At the end of a long winding road leading up one of the many mountains throughout the district, Shanguang Temple stands as a tranquil little respite. Despite its quite simple nature, the real star of the show here is the incredible view back towards the valley.
The temple is also the prime spot to come enjoy the cherry blossoms each year which bloom throughout the temple grounds.
Hidden amongst Beitou’s upscale resorts, Beitou Museum is a wonderful look into the history of the district. Housed in one of the best-preserved wooden Japanese buildings in Taiwan, the museum was once a booming hot spring hotel before it was used to house kamikaze pilots during WWII!
The museum houses rotating exhibits both on Japanese and indigenous culture in Taiwan, and even has a large Japanese-style banquet hall on the 2nd floor! Be sure to stay for the authentic multi-course kaiseki meal in the museum’s restaurant.
The ultimate guide to the iconic night market infamous for selling snake meat and glassfuls of blood and venom!
Located at the side of a peaceful little creek, Beitou Public Library is by far one of the most beautiful sights to see in the district.
Built in 2006, the structure is meant to resemble a wooden ship and has actually been classified as completely green! It gets 10% of its energy from solar panels and 40% of its water from rainwater that trickles through a blanket of plant life on its roof. On top of that, it makes for quite a photo too!
Remains of Tenguan Hot Spring Hotel
In a town of many hot spring hotels, a few have more significance than others! That’s the case with the Tenguan Hot Spring Hotel, which sadly no longer remains.
Opened in 1896, it was the first hot spring hotel in Beitou. It later become a treatment facility for wounded soldiers during WWII. Following a brief reopening as yet another hot spring hotel, it sadly fell to disrepair, leaving behind nothing but a stone staircase and a few columns. A tragic bit of history left to crumble.
Marshal Zen Garden
The Marshall Zen Garden is one of the most beautiful bathing and dining options available in Beitou. Yet another renovated hot spring hotel from the Japanese era, it was also used to house Japanese kamikaze pilots during the war!
The picturesque gardens were also used for the house arrest of Chinese General Zhang Xueliang and were finally converted into a zen garden in 1984. Quite a history with this one!
Puji Temple is one of the few surviving Japanese-era Buddhist temples in Taiwan. Also known as Tesshin-in, it was built in 1905 with donations from railway workers. Today, the wooden temple is a dedication to Guanyin, who locals think of as the spirit of the hot springs. To this day, traditional Japanese-style ceremonies are performed regularly on the temple grounds.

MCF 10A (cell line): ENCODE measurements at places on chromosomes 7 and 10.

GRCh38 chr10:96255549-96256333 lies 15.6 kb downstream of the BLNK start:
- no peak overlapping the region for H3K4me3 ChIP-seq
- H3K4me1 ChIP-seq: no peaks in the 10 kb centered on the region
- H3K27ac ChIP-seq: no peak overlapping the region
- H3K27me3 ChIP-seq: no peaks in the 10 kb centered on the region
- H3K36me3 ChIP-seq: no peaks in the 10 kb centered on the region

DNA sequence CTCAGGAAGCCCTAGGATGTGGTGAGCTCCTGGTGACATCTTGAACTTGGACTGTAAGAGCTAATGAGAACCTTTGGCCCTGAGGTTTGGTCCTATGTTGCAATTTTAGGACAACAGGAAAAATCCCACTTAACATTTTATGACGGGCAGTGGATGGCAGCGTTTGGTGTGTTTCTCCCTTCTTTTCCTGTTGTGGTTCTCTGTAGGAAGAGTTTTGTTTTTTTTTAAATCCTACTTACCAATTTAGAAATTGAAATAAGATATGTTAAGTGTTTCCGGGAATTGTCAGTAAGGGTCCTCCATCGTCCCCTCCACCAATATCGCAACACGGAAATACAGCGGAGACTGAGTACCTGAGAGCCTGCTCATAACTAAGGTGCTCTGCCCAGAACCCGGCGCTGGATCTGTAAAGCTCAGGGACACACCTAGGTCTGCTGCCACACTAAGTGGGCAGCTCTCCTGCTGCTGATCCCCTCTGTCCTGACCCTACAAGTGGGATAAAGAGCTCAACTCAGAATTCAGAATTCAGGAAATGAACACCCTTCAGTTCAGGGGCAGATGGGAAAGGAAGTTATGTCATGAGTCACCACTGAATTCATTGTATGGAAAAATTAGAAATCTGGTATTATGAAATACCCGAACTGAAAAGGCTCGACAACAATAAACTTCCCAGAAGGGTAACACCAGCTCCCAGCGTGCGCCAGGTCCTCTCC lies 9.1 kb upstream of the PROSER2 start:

Now you’re finished with Beitou, how about going to see Taipei’s other hot spring hotspot?
The ultimate itinerary for exploring the indigenous hot spring town on the outskirts of Taipei, Wulai!
Yet another hot spring hotel worth mentioning, but this one has a pretty incredible claim to fame! Though Tenguan Hotel may have been the first hot spring hotel in Beitou, Longnice is the oldest continuously running bathhouse in the district.
Even better, the hotel wasonce visited by Japanese Crown Prince Hirohito himself! Too much incredible history in these bathhouses!
Keeping with our historical theme, the Plum Gardens were once the summer getaway of Yu Youren, a famous Chinese scholar, politician, and calligrapher. Not only that, but it also played a part in the war as an air raid shelter!
As well as its immense history, the gardens themselves aren’t bad either! The yard is filled with lush bushes of sweet olives and juicy plum trees which bloom just before the arrival of the cherry blossoms. One of the many peaceful sights to see in Beitou!
Fuxing Hot Foot Spa
If you don’t have the time to visit a hot spring, you can at least dip your toes in one! There are a total of three free foot-soaking hot springs in Beitou. They’re found in Quanyuan Park, Sulfer Valley and Fuxing Park, the latter of which is just a stone’s throw away from the subway station.
The “green sulfur” pools are said to be effective in treating chronic skin diseases, aching muscles, and promoting metabolism. It’s the perfect way to start or even finish your Beitou adventure!
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A Welsh university drop-out on a mission to travel the world for as little money as possible. My adventures have taken me through over 30 countries across Europe, Asia and Oceania, and the list keeps on growing! From classic backpacking to working and volunteering, I have found all sorts of ways to maintain a life on the road.